Richard: Now is the winter of our Discontent,
Made glorious Summer by this Son of Yorke…

(Richard III I I 1-2). Reading this line, you say “Certainly, Son of York, we know who that is… it’s a man who was born into the house of York”. If you know a little something about the play, perhaps you even say, “Oh, check it out, he’s talking about Edward”. But what you probably do not say is what you miss by not hearing the line. Read the line out loud to yourself. Go on. Do it. Nobody’s watching. Okay, maybe if you’re in a library you may want to wait until you get home to do so, but at least try to whisper it.

Get anything you didn’t get before? How about a nice little double entendre? Take a gander at this… The winter is a time of cold. It is turned into glorious summer by a change in temperature. How else is a change in temperature created but by the presence of the sun? Try reading the lines again, but this time, read them this way…

Richard: Now is the winter of our Discontent,
Made glorious Summer by this Sun of Yorke…

The meaning is similar, but certainly tweaked. The Sun of Yorke evokes an image of Edward not just as the glorious monarch of England with his household heraldry wafting behind him in an action-movie-style breeze, but also one that will warm and please the world. He begins to have cherubim qualities, a golden halo that surrounds and suffuses those around him. Moreover, he appears to us in a sort of Monty-Python’s-God-esque motif (a la this). Shakespeare uses the verbal double entendre which his audio-centric audience would certainly have been sensitive to to establish Edward as a cosmic force; not just of an age, but for all time.

Thereby, if a group of people merely read Shakespeare and absorb him through the eyes, they miss an entire world of the playwright’s intention. This is part of what makes Shakespeare so important to experience rather than read. He is a playwright of the senses and much be treated as such.  Read.  Aloud.  Together.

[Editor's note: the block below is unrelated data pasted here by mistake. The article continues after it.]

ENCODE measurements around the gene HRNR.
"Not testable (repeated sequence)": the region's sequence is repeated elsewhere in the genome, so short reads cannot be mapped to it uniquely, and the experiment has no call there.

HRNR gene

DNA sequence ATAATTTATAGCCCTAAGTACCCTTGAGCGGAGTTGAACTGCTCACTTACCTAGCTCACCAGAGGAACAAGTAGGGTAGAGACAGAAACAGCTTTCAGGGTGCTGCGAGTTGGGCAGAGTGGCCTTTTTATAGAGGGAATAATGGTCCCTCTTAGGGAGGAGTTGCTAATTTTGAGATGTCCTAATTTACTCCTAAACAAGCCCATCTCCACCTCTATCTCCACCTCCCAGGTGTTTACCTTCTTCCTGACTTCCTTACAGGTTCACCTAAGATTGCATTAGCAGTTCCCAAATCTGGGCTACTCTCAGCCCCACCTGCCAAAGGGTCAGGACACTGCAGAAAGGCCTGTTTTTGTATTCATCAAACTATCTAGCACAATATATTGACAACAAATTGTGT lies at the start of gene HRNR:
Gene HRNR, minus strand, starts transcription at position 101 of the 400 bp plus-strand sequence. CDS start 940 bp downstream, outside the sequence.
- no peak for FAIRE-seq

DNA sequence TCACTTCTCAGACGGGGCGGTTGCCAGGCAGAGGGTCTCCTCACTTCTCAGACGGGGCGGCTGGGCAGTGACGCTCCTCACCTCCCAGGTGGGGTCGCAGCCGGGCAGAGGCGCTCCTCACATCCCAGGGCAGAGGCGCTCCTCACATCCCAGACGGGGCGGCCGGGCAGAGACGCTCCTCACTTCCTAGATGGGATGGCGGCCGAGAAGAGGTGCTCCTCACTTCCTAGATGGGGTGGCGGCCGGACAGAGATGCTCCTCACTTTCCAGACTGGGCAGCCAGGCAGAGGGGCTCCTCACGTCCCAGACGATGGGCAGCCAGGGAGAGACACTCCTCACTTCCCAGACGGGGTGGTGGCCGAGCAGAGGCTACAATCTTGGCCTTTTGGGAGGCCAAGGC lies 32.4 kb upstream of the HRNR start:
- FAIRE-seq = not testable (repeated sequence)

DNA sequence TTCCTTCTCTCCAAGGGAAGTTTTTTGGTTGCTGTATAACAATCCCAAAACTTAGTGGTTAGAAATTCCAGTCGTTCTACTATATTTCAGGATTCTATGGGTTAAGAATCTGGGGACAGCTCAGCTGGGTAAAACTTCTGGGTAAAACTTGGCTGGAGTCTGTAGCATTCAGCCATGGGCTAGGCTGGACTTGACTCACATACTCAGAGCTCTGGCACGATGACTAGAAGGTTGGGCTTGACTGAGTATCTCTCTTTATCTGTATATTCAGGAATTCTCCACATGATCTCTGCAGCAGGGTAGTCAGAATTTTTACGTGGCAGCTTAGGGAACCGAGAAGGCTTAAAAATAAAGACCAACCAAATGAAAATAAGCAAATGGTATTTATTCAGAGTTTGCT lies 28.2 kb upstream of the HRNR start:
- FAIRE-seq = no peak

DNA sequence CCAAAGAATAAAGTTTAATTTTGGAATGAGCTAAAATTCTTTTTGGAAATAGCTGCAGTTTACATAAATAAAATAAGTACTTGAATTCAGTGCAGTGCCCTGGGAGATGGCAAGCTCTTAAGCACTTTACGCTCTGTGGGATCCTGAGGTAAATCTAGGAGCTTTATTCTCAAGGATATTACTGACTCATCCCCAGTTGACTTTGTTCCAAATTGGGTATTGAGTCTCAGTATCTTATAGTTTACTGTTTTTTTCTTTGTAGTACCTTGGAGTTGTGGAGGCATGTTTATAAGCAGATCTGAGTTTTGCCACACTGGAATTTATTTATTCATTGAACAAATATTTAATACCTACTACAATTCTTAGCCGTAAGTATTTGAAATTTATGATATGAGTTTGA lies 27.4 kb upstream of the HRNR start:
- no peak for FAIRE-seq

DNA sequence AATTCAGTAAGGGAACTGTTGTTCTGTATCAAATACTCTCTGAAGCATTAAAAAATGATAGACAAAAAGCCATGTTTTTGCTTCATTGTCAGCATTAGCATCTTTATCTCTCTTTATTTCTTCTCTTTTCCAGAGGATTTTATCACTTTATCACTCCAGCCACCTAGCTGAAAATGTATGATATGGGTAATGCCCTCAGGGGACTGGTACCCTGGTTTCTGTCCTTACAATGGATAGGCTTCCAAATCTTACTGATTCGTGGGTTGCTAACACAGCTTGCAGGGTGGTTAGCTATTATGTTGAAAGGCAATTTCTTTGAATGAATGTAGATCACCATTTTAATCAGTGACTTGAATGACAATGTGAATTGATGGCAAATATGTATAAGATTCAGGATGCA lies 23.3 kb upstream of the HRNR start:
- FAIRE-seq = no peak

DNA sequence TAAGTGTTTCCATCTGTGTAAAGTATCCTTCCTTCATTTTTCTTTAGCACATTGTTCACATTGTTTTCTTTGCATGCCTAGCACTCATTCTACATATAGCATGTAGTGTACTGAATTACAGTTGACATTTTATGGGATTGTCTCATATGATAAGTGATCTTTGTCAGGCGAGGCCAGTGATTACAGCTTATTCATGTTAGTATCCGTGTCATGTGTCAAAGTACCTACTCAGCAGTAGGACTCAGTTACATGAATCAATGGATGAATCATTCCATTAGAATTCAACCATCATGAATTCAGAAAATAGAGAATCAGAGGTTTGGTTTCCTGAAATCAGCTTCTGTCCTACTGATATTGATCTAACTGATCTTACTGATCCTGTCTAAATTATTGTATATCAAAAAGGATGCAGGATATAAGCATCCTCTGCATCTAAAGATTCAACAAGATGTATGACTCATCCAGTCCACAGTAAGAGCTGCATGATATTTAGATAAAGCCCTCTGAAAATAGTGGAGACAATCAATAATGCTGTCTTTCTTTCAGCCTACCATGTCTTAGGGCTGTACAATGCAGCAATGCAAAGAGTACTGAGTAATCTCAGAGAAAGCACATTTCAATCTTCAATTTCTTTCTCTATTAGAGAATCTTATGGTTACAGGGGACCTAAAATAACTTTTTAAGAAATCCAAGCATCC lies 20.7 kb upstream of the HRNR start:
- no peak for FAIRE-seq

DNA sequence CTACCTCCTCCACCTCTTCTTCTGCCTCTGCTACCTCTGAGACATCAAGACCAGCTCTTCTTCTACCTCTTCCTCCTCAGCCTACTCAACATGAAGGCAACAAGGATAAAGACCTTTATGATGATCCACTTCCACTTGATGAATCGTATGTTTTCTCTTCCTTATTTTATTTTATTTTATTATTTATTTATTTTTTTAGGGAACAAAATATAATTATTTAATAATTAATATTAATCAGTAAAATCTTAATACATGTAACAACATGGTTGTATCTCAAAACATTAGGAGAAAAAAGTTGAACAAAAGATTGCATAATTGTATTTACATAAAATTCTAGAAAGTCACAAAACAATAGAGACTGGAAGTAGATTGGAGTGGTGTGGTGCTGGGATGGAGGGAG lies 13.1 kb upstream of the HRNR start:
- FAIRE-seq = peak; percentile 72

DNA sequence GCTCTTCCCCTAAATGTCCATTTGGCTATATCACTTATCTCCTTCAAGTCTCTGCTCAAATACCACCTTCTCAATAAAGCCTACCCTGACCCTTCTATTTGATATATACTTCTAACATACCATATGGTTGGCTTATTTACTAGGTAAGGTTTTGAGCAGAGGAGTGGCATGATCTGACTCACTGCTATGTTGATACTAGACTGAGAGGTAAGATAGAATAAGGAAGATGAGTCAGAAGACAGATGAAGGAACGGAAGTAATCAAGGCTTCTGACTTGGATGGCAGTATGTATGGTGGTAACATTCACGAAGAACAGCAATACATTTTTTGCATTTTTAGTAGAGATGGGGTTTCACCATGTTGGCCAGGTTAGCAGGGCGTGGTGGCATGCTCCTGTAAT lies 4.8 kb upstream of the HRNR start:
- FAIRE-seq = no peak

So back in the wine cellar, while we chatted and I waxed poetic about the quirks and eccentricities of the first folio that make it a text worthy of note rather than to be shoved to the back of the bookcase, it occurred to me. Though these people were hedge scholars, though they were brought together by interest rather than any expertise in the material (don’t get me wrong, there were certainly experts in fields other than Early Modern Theatre sitting in that room with me), they had caught onto something entirely lost upon most modern readers.

Shakespeare is communal. It brings us together as audiences, certainly, but also as friends. If we can sit in parlors and debate the meaning of Olivia’s epically cryptic “If one should be a prey, how much the better/To fall before the Lion, then the Wolfe?” (Twelfth Night III i, 1342-43) over coffee, perhaps this discussion can bring us closer to some communal harmony. We all know that Shakespeare touches upon the raw nerve of universal humanity, perhaps discussion and discovery of this can bring us together as humans.

Like any member of the Pawling Shakespeare Club can attest to, it can certainly bring us together as colleagues and friends. Especially if there are snickerdoodles involved.